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The Use of Emotion Symbols in Language-Using Apes

  • Heidi Lyn
  • Sue Savage-Rumbaugh
Chapter
Part of the The Science of the Mind book series (The Science of the Mind)

Abstract

There has been a long history of scientific disagreement about the ability of nonhumans to feel complex or even simple emotions. One of the stumbling blocks for recognition of emotions has been the inability of animals to communicate about emotions or any internal state. Here we look at the internal state utterances of language competent apes. In particular, four internal state symbols are explored: mad, happy, scared, and hurt. We find that these apes use these words appropriately and that developmentally, their use of internal state words occurs after they begin to use value based words like good and bad. We also find that there is less co-construction of internal state words as opposed to the more culturally changeable value based words.

Keywords

Internal State Nonhuman Primate Basic Emotion Human Child Communicative Gesture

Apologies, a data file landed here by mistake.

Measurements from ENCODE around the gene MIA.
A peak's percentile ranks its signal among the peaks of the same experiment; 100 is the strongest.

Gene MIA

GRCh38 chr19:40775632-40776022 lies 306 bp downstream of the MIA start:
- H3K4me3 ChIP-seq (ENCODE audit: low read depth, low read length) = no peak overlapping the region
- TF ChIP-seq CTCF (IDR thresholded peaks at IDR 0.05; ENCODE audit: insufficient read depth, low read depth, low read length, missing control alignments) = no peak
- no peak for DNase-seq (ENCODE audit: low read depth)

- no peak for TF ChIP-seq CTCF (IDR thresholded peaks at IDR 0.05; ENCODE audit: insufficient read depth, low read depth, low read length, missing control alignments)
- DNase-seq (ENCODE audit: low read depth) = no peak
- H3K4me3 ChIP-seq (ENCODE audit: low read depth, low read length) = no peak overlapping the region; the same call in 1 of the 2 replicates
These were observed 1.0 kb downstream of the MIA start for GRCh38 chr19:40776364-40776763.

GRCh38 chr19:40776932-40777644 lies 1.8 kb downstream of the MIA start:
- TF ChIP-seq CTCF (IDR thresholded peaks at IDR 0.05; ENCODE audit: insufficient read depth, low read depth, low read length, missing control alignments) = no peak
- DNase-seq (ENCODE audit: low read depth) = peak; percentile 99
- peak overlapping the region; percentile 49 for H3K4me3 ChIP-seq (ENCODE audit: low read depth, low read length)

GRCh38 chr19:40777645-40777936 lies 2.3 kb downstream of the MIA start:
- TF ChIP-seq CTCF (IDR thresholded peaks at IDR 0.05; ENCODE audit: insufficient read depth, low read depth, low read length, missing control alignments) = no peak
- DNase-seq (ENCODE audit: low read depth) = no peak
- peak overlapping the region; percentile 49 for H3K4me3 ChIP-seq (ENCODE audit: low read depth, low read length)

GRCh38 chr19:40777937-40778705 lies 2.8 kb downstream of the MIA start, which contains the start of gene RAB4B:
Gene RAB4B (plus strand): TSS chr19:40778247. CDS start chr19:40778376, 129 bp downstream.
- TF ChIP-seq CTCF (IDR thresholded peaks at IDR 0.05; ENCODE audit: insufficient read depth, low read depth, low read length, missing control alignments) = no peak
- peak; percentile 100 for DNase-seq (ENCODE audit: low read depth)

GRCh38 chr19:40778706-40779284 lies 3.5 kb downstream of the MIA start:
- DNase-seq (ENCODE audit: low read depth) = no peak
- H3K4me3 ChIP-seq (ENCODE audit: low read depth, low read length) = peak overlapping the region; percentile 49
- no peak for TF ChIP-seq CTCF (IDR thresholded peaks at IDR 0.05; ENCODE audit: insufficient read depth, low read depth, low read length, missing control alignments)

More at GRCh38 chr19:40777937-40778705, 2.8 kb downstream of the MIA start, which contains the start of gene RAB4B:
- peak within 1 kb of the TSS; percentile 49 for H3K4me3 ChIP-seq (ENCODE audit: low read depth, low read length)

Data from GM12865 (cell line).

These keywords were added by machine and not by the authors. This process is experimental and the keywords may be updated as the learning algorithm improves.

Notes

Acknowledgements

The authors wish to acknowledge the contributions of Patricia Greenfield and Kristen Gillespie-Lynch in the collection and consolidation of the child-ape utterance database. Additional thanks go to the staff of the Language Research Center, Atlanta, GA in collecting the ape data. All applicable guidelines for animal care and use were followed throughout this study. The authors declare that they have no professional or financial affiliations that may be perceived to have biased this study.

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Copyright information

© Springer Japan 2012

Authors and Affiliations

  1. 1.Gulf Coast; College of Education & PsychologyUniversity of Southern MississippiLong BeachUSA
  2. 2.Great Ape Trust of IowaDes MoinesUSA

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